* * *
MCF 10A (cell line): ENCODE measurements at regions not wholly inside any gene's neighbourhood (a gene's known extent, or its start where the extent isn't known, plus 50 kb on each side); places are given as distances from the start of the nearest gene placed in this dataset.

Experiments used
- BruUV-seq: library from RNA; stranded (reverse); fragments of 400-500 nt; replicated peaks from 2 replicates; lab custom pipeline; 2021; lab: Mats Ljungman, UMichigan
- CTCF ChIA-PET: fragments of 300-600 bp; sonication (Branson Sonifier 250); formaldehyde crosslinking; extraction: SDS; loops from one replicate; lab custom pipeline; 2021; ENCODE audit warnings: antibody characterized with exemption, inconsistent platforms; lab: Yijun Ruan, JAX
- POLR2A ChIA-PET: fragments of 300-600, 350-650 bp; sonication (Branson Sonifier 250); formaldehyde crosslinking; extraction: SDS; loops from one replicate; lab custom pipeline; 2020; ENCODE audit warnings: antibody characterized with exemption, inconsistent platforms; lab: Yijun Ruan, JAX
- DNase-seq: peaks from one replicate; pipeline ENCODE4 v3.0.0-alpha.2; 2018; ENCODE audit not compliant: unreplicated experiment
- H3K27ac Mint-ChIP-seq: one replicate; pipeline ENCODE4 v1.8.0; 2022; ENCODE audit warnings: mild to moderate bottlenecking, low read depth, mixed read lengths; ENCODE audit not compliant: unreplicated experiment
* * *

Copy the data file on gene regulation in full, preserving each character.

MCF 10A (cell line): ENCODE measurements at regions not wholly inside any gene's neighbourhood (a gene's known extent, or its start where the extent isn't known, plus 50 kb on each side); places are given as distances from the start of the nearest gene placed in this dataset.

Experiments used
- BruUV-seq: library from RNA; stranded (reverse); fragments of 400-500 nt; replicated peaks from 2 replicates; lab custom pipeline; 2021; lab: Mats Ljungman, UMichigan
- CTCF ChIA-PET: fragments of 300-600 bp; sonication (Branson Sonifier 250); formaldehyde crosslinking; extraction: SDS; loops from one replicate; lab custom pipeline; 2021; ENCODE audit warnings: antibody characterized with exemption, inconsistent platforms; lab: Yijun Ruan, JAX
- POLR2A ChIA-PET: fragments of 300-600, 350-650 bp; sonication (Branson Sonifier 250); formaldehyde crosslinking; extraction: SDS; loops from one replicate; lab custom pipeline; 2020; ENCODE audit warnings: antibody characterized with exemption, inconsistent platforms; lab: Yijun Ruan, JAX
- DNase-seq: peaks from one replicate; pipeline ENCODE4 v3.0.0-alpha.2; 2018; ENCODE audit not compliant: unreplicated experiment
- H3K27ac Mint-ChIP-seq: one replicate; pipeline ENCODE4 v1.8.0; 2022; ENCODE audit warnings: mild to moderate bottlenecking, low read depth, mixed read lengths; ENCODE audit not compliant: unreplicated experiment